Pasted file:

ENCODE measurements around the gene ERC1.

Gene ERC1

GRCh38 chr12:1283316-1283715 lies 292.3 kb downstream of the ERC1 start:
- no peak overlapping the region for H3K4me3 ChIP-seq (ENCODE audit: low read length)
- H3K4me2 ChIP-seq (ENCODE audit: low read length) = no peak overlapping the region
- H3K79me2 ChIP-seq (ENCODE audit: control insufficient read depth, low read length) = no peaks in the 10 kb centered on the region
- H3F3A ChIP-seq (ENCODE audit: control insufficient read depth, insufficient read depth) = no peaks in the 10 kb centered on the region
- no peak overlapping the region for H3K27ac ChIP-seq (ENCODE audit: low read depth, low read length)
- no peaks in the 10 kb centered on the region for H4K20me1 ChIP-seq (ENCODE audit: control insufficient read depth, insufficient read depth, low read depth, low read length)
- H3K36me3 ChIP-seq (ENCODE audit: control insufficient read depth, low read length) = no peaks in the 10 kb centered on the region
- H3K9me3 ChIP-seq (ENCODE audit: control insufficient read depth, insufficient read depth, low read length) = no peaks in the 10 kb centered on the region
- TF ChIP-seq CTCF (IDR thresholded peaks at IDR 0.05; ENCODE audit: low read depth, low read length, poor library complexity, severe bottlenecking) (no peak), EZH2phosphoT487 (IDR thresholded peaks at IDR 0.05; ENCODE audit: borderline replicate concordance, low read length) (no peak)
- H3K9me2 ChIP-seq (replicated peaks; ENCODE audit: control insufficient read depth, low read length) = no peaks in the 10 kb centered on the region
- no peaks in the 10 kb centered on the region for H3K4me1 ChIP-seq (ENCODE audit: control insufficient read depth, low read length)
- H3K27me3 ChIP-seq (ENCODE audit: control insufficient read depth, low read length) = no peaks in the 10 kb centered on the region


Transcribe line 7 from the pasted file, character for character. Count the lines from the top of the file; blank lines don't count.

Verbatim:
- H3F3A ChIP-seq (ENCODE audit: control insufficient read depth, insufficient read depth) = no peaks in the 10 kb centered on the region